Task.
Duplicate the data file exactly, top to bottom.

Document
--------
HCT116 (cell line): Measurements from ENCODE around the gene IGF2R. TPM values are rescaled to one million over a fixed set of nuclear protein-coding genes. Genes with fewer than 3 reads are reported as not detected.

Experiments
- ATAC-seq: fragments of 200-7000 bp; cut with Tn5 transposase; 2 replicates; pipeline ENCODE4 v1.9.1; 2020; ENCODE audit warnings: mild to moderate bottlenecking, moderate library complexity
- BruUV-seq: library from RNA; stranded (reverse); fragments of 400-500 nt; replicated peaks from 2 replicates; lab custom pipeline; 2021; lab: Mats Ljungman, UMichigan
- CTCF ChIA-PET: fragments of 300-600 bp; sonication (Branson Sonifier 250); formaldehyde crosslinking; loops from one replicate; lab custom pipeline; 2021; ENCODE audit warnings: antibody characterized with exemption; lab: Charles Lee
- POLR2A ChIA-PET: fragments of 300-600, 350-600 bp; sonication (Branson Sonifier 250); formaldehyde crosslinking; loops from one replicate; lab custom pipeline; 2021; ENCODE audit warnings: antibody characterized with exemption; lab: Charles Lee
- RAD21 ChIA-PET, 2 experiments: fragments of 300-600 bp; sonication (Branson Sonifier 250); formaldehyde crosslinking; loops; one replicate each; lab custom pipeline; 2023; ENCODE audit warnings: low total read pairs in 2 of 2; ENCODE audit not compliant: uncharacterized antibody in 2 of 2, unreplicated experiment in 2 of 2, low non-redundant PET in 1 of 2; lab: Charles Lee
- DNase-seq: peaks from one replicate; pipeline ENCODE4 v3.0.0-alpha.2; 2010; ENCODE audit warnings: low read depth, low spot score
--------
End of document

HCT116 (cell line): Measurements from ENCODE around the gene IGF2R. TPM values are rescaled to one million over a fixed set of nuclear protein-coding genes. Genes with fewer than 3 reads are reported as not detected.

Experiments
- ATAC-seq: fragments of 200-7000 bp; cut with Tn5 transposase; 2 replicates; pipeline ENCODE4 v1.9.1; 2020; ENCODE audit warnings: mild to moderate bottlenecking, moderate library complexity
- BruUV-seq: library from RNA; stranded (reverse); fragments of 400-500 nt; replicated peaks from 2 replicates; lab custom pipeline; 2021; lab: Mats Ljungman, UMichigan
- CTCF ChIA-PET: fragments of 300-600 bp; sonication (Branson Sonifier 250); formaldehyde crosslinking; loops from one replicate; lab custom pipeline; 2021; ENCODE audit warnings: antibody characterized with exemption; lab: Charles Lee
- POLR2A ChIA-PET: fragments of 300-600, 350-600 bp; sonication (Branson Sonifier 250); formaldehyde crosslinking; loops from one replicate; lab custom pipeline; 2021; ENCODE audit warnings: antibody characterized with exemption; lab: Charles Lee
- RAD21 ChIA-PET, 2 experiments: fragments of 300-600 bp; sonication (Branson Sonifier 250); formaldehyde crosslinking; loops; one replicate each; lab custom pipeline; 2023; ENCODE audit warnings: low total read pairs in 2 of 2; ENCODE audit not compliant: uncharacterized antibody in 2 of 2, unreplicated experiment in 2 of 2, low non-redundant PET in 1 of 2; lab: Charles Lee
- DNase-seq: peaks from one replicate; pipeline ENCODE4 v3.0.0-alpha.2; 2010; ENCODE audit warnings: low read depth, low spot score